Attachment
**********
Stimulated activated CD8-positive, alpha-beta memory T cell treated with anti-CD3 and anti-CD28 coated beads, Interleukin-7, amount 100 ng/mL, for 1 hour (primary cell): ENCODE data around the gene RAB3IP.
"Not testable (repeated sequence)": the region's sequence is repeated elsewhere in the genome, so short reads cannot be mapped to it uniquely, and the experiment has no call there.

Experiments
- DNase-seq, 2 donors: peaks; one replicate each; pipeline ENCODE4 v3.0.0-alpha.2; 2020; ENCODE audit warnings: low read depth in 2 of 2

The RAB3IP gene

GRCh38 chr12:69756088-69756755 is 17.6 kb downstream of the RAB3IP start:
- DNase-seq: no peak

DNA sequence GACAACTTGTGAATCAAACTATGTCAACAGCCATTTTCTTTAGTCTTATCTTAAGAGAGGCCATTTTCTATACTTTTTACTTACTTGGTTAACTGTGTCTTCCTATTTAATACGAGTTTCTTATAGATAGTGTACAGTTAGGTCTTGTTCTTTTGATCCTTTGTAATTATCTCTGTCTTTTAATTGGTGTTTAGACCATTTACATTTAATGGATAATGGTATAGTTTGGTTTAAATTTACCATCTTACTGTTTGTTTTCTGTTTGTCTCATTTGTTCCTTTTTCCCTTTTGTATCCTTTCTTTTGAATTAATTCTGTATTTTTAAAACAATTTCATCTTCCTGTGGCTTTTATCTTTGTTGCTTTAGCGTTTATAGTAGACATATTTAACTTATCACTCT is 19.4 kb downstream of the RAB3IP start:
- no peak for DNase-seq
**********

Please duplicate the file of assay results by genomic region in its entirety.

Stimulated activated CD8-positive, alpha-beta memory T cell treated with anti-CD3 and anti-CD28 coated beads, Interleukin-7, amount 100 ng/mL, for 1 hour (primary cell): ENCODE data around the gene RAB3IP.
"Not testable (repeated sequence)": the region's sequence is repeated elsewhere in the genome, so short reads cannot be mapped to it uniquely, and the experiment has no call there.

Experiments
- DNase-seq, 2 donors: peaks; one replicate each; pipeline ENCODE4 v3.0.0-alpha.2; 2020; ENCODE audit warnings: low read depth in 2 of 2

The RAB3IP gene

GRCh38 chr12:69756088-69756755 is 17.6 kb downstream of the RAB3IP start:
- DNase-seq: no peak

DNA sequence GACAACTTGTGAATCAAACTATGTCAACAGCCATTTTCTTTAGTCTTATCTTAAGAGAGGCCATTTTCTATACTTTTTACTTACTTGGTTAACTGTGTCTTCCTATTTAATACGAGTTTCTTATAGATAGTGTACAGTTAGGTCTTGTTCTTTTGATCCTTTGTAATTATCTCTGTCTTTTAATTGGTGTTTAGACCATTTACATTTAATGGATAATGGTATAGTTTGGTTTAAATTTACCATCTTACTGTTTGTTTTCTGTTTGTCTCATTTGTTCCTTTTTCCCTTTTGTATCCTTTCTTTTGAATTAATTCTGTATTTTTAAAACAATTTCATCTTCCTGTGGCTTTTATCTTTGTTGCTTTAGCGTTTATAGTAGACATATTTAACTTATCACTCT is 19.4 kb downstream of the RAB3IP start:
- no peak for DNase-seq